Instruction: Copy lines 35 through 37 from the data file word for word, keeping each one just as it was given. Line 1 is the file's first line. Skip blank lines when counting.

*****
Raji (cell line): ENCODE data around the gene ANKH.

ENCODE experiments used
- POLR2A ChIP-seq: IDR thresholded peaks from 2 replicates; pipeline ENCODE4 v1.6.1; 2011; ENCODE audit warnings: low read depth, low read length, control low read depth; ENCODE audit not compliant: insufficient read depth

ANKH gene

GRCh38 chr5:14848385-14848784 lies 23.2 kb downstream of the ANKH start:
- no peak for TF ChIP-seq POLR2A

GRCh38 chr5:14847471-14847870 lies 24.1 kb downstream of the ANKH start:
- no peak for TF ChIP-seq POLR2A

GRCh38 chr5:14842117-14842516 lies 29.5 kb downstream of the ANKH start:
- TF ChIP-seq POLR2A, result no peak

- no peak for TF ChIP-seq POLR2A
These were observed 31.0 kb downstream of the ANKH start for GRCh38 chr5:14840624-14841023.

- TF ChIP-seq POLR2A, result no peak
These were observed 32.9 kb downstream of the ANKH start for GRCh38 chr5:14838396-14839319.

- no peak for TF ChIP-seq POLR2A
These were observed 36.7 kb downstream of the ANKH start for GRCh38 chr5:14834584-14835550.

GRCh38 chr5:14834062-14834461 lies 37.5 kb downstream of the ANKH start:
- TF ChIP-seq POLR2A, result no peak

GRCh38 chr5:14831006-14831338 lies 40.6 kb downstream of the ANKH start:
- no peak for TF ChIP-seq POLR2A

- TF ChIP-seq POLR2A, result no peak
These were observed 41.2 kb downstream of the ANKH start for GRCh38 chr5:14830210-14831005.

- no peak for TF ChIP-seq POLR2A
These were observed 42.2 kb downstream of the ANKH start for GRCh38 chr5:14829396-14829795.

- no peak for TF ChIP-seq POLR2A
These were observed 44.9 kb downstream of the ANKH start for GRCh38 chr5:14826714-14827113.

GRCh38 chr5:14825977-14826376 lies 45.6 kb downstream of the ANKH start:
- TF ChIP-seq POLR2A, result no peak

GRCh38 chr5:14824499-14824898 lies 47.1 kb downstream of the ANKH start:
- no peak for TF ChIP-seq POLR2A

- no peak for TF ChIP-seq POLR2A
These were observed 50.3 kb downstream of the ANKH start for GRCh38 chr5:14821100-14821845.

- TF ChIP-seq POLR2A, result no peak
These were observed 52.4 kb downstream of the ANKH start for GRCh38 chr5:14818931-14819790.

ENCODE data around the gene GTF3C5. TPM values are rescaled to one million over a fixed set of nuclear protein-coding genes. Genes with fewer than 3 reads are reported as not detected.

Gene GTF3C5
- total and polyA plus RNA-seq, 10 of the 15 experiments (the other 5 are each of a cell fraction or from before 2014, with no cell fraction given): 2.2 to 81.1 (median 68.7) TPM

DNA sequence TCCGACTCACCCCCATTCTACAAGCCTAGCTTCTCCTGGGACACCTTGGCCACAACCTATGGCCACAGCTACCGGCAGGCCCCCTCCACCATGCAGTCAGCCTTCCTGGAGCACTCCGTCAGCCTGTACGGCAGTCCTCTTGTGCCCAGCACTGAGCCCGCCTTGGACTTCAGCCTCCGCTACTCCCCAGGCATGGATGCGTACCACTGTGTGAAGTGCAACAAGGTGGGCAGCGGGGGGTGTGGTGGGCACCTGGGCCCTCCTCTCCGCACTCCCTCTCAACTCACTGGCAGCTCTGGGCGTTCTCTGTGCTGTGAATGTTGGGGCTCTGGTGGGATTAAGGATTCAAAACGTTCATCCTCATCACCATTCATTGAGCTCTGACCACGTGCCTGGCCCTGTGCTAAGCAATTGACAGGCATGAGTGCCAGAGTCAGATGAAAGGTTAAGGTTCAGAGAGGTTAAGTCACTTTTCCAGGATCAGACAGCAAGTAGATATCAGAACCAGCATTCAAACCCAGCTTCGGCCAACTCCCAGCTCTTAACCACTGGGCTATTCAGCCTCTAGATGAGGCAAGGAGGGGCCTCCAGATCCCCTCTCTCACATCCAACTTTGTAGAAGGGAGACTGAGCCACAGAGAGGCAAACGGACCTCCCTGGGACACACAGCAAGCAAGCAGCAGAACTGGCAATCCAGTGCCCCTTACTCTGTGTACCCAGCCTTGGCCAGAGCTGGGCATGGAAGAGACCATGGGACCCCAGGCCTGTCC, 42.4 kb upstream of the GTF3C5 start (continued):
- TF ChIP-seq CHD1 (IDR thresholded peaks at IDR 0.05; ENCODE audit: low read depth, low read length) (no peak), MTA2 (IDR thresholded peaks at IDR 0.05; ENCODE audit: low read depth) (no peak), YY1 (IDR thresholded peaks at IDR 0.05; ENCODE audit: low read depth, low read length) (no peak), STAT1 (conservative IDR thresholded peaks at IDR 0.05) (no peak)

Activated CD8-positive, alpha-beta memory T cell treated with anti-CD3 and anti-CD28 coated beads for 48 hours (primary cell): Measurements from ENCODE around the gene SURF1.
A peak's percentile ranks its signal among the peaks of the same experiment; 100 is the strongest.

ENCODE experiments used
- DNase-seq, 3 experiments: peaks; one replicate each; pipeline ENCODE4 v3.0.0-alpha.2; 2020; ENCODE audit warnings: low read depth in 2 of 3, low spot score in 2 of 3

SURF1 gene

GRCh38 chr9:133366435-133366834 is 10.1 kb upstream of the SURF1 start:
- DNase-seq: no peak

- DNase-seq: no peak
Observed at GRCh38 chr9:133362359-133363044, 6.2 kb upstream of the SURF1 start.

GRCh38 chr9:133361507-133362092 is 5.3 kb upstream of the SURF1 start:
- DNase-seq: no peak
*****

ENCODE data around the gene GTF3C5. TPM values are rescaled to one million over a fixed set of nuclear protein-coding genes. Genes with fewer than 3 reads are reported as not detected.

Gene GTF3C5
- total and polyA plus RNA-seq, 10 of the 15 experiments (the other 5 are each of a cell fraction or from before 2014, with no cell fraction given): 2.2 to 81.1 (median 68.7) TPM